Open Access Medical Books



Edited by Mart Min .

206 pages .
Open Access .

The use of artificial pacing has a marvellous history – clinical applications of cardiac pacing are known since 1958, when Earl Bakken, a cofounder of the company Medtronic in Minneapolis, USA, designed and produced a wearable electronic pacemaker for a patient of Dr. C. Walton Lillehei, a pioneer in open heart surgery. In October 1958, the first cardiac pacemaker was implanted at the Karolinska Institute in Solna near Stockholm, Sweden, by surgeon Dr. Åke Senning. This transistorized and battery powered pacemaker was designed by Rune Elmqvist and manufactured in Siemens-Elema, a predecessor of today's St. Jude Medical Sweden AB. Availability of miniaturized cardiac pacemakers was connected with emerging of the era of silicon based electronics – first transistors, then integrated circuits.
Nowadays pacemakers are complicated electronic devices, containing, besides a multiple-output generator of electrical pulses, sensing and computing units together with control and communication components for achieving the well-functioning demand-responsive pacing. Installed batteries can ensure about 10-years power supply. Dual-chamber synchronized pacing of both, right atrium and right ventricle, is already in common clinical use. Moreover, left ventricle pacing in cardiac synchronization therapy (CRT) is also introduced and used clinically in different ways and modes.
Further development of pacemakers as electronic devices will not stop in the near future, but this is not a straightforward subject of this book.
In Section 1, an alternative, biological way for development of so called biologic pacemakers on the bases of tissue engineering and studying the physiological processes taking place in living cell cultures is discussed. Self synchronization of myocites’ activities is the most interesting aspect of these studies.
However, effective and safe use of versatile opportunities of modern pacemakers and pacing modes in different clinical situations requires outstandingly smart medical treatment on the bases of studying a great number of clinical cases. An important problem to be solved is the most resultant placing of pacing electrodes. Analyses of own experiences and the trials of colleagues, drawing conclusions and giving practical advices for different clinical tasks is a highly valuable contribution of authors in the Section 2.

Though the professional medical society has a long term experience with implementation of pacemakers, unexpected complexities and even complications in new clinical situations may arise. The authors of chapters in Section 3 analyse the cases they have met in their own or colleagues’ practice and warn about possible complications. These aspects can maybe even be acknowledged as the most valuable contributions to this book.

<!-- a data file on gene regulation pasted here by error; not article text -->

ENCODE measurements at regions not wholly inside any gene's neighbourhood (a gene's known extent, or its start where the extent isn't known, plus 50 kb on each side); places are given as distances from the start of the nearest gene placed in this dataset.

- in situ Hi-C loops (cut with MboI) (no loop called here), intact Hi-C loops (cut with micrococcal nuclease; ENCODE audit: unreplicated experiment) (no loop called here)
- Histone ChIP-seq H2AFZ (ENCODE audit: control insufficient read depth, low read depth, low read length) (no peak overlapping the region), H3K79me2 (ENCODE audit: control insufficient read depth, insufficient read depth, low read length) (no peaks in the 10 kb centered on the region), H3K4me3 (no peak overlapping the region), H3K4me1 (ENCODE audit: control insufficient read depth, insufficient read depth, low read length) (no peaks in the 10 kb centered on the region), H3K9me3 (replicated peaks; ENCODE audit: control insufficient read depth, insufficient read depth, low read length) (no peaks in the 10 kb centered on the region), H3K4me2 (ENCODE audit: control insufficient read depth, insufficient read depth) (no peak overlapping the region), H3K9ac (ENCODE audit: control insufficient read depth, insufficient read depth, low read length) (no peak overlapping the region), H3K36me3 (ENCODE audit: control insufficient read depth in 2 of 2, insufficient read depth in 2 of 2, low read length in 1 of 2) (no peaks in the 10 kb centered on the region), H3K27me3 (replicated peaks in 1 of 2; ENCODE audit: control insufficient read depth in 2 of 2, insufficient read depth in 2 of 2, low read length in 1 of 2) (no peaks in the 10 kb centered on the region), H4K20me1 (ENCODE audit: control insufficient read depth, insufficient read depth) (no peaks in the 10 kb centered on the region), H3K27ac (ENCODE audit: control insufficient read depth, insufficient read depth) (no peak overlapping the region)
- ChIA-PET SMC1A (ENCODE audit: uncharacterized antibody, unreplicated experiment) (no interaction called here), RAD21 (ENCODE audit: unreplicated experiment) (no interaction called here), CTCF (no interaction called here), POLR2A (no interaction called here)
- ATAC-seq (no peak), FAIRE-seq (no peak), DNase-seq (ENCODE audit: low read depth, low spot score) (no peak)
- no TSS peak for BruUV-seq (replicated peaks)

The book discusses practical experiences on implementation of modern pacemakers and different cardiac pacing methods in various clinical indications. A forehanded glance on the ways of further development in cardiac pacing methods and means is also presented. The approach to different clinical problems that is more pragmatic than usual, makes this book valuable for wide range of readers amongst medical professionals and biomedical engineers.

Prof. Mart Min, PhD
Thomas Johann Seebeck Department of Electronics
Tallinn University of Technology



Part 1 Biological Aspects of Cardiac Pacing .

 1 Biologic Pacemaker - Role of Gene and Cell Therapy in Cardiac Arrhythmias 3 Hadi A.R. Hadi Khafaji

 2 Coherent Resonant Properties of Cardiac Cells 25 A. Chorvatova and D. Chorvat Jr

Part 2 Pacemakers in Clinical Practice .

 3 Clinical Applications of Pacemakers in Patients with Bradycardia and Other Specific Conditions 47 Guillermo Llamas-Esperón, Vitelio Mariona, Santiago Sandoval-Navarrete and Rocío Muñoz-Sandoval

 4 Permanent Cardiac Pacing in Adults with High Grade Atriovetricular Block and Preserved Left Ventricular Function: Optimal Mode and Site of Pacing 73 Ouali Sana

 5 Cardiac Resynchronization Therapy: Lead Positioning and Technical Advances 97 Karl Mischke and Christian Knackstedt

 6 Implantable Loop Recorder in Clinical Practice 113 Dominique Babuty, Bertrand Pierre, Nicolas Clémenty, Bénédicte Lallemand, Olivier Marie and Laurent Fauchier

Part 3 Complexities and Possible Complications .

 7 Pacemaker Following Adult Cardiac Surgery 135 Silvero Miriam, Browne Leonardo and Solari Gabriel

 8 Early Complications After Pacemaker Implantations 161 Kabayadondo Maidei Gugu and de Meester Antoine

 9 Lead Extraction in Congenital Heart Disease Patients – Indications, Technique and Experience 181 Philip Chang, Miguel Salazar, Michael Cao and David Cesario

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Published by: Unknown - Monday, May 13, 2013


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